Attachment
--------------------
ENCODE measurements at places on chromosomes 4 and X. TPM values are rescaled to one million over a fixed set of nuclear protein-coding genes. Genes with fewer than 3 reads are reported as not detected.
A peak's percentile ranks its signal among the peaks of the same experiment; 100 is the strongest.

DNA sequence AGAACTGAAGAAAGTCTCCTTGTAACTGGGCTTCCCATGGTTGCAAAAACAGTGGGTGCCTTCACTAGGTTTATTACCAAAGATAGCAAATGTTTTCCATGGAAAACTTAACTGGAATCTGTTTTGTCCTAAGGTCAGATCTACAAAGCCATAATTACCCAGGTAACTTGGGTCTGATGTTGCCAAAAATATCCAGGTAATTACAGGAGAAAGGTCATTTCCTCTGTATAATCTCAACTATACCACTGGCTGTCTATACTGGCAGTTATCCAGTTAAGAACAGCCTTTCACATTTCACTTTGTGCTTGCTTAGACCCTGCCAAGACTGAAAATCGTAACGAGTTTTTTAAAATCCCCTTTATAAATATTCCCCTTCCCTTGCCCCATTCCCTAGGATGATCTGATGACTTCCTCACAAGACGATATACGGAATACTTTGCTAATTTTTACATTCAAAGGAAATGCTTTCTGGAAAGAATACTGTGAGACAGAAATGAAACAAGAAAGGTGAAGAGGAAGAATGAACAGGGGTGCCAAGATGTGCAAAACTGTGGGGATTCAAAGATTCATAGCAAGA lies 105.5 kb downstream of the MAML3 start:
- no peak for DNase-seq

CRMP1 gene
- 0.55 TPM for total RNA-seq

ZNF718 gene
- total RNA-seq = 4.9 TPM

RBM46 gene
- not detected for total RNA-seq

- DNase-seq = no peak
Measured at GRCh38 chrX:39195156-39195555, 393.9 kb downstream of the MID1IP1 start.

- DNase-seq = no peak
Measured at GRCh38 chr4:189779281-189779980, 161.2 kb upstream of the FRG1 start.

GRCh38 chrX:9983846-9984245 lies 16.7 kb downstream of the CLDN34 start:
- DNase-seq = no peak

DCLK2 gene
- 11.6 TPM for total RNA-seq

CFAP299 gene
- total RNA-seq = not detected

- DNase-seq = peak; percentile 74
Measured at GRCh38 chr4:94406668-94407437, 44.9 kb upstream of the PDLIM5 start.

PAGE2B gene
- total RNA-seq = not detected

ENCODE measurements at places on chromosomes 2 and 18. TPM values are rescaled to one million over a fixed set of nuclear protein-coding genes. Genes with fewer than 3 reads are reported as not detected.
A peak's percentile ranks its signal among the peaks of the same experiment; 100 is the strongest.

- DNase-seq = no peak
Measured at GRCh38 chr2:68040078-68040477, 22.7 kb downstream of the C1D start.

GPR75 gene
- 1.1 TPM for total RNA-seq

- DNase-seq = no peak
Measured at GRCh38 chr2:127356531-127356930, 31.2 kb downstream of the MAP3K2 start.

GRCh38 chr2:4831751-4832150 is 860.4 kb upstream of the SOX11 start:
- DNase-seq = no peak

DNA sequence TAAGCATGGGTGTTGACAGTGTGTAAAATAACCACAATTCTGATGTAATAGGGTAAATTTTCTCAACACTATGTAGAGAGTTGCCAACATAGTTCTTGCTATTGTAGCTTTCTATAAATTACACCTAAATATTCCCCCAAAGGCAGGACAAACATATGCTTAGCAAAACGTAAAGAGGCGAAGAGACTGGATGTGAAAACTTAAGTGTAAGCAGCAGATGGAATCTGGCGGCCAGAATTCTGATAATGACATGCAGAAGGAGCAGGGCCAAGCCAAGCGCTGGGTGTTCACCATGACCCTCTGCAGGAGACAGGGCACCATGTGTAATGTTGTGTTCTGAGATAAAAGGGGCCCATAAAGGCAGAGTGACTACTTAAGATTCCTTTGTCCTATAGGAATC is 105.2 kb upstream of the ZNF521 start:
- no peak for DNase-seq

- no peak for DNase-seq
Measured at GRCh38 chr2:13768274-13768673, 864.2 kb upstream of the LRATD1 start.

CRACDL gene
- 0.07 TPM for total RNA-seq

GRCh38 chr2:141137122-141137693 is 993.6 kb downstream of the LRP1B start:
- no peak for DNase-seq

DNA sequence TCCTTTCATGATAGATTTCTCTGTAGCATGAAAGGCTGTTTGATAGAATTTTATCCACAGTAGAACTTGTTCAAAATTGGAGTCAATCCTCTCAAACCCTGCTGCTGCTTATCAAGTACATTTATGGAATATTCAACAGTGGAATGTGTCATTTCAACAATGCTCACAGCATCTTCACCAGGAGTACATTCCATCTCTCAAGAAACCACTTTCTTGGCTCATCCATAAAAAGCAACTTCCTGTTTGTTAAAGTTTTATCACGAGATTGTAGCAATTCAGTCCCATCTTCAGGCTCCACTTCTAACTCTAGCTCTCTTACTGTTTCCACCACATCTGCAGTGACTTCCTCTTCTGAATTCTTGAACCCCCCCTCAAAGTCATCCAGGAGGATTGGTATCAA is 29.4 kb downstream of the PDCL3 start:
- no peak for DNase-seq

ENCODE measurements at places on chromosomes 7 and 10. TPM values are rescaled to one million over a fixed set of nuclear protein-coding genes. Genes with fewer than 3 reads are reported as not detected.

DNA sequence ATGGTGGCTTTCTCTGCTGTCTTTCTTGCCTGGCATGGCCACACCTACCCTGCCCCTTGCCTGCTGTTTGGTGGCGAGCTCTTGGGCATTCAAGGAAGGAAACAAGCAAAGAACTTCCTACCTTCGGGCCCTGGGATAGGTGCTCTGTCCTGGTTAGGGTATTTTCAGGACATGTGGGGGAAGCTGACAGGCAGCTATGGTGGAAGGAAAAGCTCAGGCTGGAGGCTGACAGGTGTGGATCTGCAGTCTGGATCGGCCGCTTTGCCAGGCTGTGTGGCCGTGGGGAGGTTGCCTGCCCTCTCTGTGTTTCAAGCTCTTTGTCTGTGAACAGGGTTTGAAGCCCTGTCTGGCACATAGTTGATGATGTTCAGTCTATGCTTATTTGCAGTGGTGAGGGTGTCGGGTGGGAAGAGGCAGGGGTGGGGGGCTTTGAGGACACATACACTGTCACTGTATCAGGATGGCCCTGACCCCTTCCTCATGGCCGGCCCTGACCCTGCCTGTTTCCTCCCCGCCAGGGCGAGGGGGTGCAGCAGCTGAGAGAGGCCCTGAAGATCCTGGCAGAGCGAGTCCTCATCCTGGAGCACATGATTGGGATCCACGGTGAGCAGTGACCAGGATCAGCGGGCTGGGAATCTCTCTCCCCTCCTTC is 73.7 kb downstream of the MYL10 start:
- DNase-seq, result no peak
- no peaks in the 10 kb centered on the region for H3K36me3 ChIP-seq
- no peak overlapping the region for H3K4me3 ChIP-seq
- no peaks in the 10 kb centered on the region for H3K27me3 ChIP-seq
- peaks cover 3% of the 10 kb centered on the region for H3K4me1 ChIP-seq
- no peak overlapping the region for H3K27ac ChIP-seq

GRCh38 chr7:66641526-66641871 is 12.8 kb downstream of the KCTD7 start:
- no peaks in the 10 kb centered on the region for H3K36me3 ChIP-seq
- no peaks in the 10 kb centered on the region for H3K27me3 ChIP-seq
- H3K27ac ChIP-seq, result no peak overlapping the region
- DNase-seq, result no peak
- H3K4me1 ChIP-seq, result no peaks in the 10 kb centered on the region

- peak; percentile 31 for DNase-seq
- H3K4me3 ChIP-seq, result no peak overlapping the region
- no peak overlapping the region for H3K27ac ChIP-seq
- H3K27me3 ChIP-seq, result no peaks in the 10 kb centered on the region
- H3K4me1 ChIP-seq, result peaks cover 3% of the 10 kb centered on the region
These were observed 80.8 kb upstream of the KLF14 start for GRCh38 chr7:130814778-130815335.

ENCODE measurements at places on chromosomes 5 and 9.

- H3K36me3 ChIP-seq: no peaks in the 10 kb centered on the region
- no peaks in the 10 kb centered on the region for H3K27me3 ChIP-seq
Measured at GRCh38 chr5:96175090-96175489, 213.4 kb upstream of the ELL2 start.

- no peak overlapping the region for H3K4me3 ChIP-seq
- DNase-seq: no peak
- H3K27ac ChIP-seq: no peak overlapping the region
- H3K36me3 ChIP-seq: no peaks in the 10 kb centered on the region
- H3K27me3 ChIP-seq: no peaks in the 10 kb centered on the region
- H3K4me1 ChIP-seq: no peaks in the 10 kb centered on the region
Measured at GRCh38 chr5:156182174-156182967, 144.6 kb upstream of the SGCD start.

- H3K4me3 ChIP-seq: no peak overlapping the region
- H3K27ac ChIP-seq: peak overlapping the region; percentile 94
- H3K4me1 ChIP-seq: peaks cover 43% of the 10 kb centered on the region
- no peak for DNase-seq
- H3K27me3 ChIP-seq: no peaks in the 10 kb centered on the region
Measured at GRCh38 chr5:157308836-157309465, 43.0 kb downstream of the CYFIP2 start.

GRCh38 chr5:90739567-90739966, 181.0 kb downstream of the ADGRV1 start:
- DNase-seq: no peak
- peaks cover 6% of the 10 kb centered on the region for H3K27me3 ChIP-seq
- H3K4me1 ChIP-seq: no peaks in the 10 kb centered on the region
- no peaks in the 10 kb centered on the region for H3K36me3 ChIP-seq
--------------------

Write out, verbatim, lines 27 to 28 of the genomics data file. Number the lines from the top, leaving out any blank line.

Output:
- DNase-seq = no peak
Measured at GRCh38 chr2:68040078-68040477, 22.7 kb downstream of the C1D start.